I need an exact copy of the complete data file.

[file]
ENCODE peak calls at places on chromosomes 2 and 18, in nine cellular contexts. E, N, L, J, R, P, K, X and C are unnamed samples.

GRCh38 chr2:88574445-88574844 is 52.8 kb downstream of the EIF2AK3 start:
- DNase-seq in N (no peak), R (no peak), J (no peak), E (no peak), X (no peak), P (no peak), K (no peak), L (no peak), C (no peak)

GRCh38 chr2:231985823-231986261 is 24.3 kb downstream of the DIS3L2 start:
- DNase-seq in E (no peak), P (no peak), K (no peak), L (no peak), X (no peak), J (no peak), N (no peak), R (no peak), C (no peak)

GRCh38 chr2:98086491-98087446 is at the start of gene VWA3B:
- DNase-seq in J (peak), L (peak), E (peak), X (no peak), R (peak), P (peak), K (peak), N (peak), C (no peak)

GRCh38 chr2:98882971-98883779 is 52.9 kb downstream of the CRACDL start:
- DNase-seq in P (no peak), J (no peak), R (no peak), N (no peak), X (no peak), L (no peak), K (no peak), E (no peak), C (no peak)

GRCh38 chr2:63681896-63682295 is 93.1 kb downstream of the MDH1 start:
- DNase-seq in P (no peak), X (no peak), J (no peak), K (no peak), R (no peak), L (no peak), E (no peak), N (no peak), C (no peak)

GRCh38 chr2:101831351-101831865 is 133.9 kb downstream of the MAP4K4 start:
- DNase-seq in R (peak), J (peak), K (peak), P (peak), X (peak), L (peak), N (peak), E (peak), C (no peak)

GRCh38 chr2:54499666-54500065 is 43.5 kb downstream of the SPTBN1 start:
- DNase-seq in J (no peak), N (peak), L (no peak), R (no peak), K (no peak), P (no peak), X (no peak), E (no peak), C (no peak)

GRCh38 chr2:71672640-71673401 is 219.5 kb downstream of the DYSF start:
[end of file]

ENCODE peak calls at places on chromosomes 2 and 18, in nine cellular contexts. E, N, L, J, R, P, K, X and C are unnamed samples.

GRCh38 chr2:88574445-88574844 is 52.8 kb downstream of the EIF2AK3 start:
- DNase-seq in N (no peak), R (no peak), J (no peak), E (no peak), X (no peak), P (no peak), K (no peak), L (no peak), C (no peak)

GRCh38 chr2:231985823-231986261 is 24.3 kb downstream of the DIS3L2 start:
- DNase-seq in E (no peak), P (no peak), K (no peak), L (no peak), X (no peak), J (no peak), N (no peak), R (no peak), C (no peak)

GRCh38 chr2:98086491-98087446 is at the start of gene VWA3B:
- DNase-seq in J (peak), L (peak), E (peak), X (no peak), R (peak), P (peak), K (peak), N (peak), C (no peak)

GRCh38 chr2:98882971-98883779 is 52.9 kb downstream of the CRACDL start:
- DNase-seq in P (no peak), J (no peak), R (no peak), N (no peak), X (no peak), L (no peak), K (no peak), E (no peak), C (no peak)

GRCh38 chr2:63681896-63682295 is 93.1 kb downstream of the MDH1 start:
- DNase-seq in P (no peak), X (no peak), J (no peak), K (no peak), R (no peak), L (no peak), E (no peak), N (no peak), C (no peak)

GRCh38 chr2:101831351-101831865 is 133.9 kb downstream of the MAP4K4 start:
- DNase-seq in R (peak), J (peak), K (peak), P (peak), X (peak), L (peak), N (peak), E (peak), C (no peak)

GRCh38 chr2:54499666-54500065 is 43.5 kb downstream of the SPTBN1 start:
- DNase-seq in J (no peak), N (peak), L (no peak), R (no peak), K (no peak), P (no peak), X (no peak), E (no peak), C (no peak)

GRCh38 chr2:71672640-71673401 is 219.5 kb downstream of the DYSF start: